One of the most urgent needs in the scientific domain is to develop predictive models for integrating various spatial scales to ascertain whether forests harvested on an ecosystem basis will recuperate to near their original ecological dynamics and biological content and aesthetic value and thereby be available for alternative usesthe ultimate aim of a dynamic interpretation of ecological sustainability. Knowledge of the limits that guarantee those last three conditions is important for developing countries, where the extraction of natural forest resources, even though undesired by large sectors of society, will often precede other, less
resource-intensive uses, such as ecotourism and recreation (which, in requiring infrastructure and substantial new capital, are not always viable options at any given time). Determining these limits is particularly important in the Southern Hemisphere, where temperate forest is scarcer than in the Northern Hemisphere and thus not only is far more sensitive as a biome to inadequate management, but also, hectare for hectare, is under far greater demand for nonextractive uses. With respect to ecological sustainability, it is thus essential, first, to recognize that there are many scientific uncertainties and, second, to leave other options open, given that social perceptions of forest use will undoubtedly continue to change. A range of management strategiesfrom conservative levels of harvesting to the establishment of conservation safety networks, including permanent reserves, commitment to restoration and regeneration, long-term monitoring, and continued appraisal of results in the context of adaptive managementis essential to accommodate all the various situations. Application of the precautionary principle in combination with a multiple-use strategy has the advantage of allowing a landowner to switch to some alternative land use in the near future, if desired or if scientific findings suggest it to be the most appropriate pathway. The principles outlined here have been borne in mind by the group of Chilean scientists responsible for developing actions to conserve biodiversity in the Río Cóndor project, discussed below.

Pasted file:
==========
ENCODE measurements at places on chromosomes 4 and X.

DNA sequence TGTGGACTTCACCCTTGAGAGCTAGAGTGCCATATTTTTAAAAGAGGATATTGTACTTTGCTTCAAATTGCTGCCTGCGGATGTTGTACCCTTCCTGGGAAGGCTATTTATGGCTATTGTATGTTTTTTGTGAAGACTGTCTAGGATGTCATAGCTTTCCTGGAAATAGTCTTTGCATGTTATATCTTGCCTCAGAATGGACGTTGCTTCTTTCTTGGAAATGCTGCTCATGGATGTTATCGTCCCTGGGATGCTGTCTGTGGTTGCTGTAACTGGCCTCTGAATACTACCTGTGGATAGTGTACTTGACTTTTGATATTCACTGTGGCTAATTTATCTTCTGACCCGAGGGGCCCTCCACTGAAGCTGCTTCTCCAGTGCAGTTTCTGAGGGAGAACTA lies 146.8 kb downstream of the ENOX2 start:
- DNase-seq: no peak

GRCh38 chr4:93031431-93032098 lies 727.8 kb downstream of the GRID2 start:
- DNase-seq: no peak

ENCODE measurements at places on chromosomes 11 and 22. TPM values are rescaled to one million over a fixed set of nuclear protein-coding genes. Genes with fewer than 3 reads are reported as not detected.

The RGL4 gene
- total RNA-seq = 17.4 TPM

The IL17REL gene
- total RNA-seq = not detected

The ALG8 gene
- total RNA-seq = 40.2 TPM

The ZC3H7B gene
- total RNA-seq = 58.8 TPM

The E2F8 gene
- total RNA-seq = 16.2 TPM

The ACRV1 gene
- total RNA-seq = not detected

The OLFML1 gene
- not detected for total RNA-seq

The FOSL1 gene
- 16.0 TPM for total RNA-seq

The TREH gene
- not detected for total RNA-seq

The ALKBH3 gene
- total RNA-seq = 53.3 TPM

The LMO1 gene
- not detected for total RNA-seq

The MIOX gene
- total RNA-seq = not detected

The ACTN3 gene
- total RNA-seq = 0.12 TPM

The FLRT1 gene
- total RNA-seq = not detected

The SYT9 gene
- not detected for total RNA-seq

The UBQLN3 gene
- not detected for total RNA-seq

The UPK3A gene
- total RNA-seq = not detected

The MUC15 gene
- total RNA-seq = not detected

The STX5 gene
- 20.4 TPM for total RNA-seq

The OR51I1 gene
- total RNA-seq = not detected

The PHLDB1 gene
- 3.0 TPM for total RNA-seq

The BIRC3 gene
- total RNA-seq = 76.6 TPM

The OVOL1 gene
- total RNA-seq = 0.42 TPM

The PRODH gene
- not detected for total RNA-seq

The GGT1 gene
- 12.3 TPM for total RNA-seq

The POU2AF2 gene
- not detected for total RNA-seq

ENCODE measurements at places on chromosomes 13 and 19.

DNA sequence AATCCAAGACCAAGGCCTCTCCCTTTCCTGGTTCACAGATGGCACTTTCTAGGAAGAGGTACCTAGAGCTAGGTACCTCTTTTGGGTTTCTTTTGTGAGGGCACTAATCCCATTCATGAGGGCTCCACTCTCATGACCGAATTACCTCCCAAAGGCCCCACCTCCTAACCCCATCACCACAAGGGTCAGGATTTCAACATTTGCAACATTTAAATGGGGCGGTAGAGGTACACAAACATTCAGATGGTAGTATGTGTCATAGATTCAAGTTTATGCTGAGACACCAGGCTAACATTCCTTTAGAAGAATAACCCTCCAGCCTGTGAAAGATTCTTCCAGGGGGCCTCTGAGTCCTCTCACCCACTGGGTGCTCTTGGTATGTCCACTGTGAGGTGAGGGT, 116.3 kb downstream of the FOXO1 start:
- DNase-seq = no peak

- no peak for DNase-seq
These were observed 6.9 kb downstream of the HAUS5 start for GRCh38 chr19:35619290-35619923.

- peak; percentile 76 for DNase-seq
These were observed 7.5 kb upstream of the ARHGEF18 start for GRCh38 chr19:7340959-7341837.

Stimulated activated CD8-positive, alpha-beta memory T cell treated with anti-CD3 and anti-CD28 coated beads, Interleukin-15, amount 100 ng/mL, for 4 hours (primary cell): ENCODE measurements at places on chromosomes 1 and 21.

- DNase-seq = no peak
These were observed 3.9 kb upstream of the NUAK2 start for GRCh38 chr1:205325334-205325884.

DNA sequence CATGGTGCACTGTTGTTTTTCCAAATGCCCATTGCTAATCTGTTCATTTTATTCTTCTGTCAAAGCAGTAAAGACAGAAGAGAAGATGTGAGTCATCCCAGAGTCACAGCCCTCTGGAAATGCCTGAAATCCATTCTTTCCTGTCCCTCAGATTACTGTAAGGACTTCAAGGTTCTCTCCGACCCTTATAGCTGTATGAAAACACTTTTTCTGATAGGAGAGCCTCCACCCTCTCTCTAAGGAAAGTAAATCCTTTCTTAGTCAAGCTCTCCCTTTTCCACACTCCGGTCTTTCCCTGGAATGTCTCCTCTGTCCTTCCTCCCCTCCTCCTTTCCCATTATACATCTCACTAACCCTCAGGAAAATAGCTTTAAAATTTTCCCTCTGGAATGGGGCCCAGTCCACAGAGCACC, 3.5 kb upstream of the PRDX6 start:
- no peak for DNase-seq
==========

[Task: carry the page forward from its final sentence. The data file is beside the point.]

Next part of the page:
The Río Condór Sustainable-Forestry Project
The Río Cóndor sustainable-forestry project entails land holdings comprising 273,000 hectares, at 54°S in Tierra del Fuego, Chile, of which 54% is forested (figure 2). It is the first forestry project in Chile in which the principles of modern ecological sustainability have been assumed. It is perhaps one of the more advanced anywhere, in terms of the diversity of strategies implemented to protect biodiversity well before commencement of harvesting and the commitment to long-term monitoring and research to test the effectiveness of such strategies (Arroyo and others 1995; Arroyo and others 1996; Pickett 1996). The Río Cóndor project, owned by the Trillium Corporation, Bellingham, USA, and registered through Forestal Trillium Ltd. in Chile, has committed, through voluntary stewardship principles, to a sustainable project based on production of quality wood and other forestry products of added value, protection of biodiversity and ecosystem processes, recognition of potential forest values, and creation of employment and other social benefits for people in the area. Wood chips, a primary forest product, will not be produced, and exotic tree species will not be planted for commercial purposes.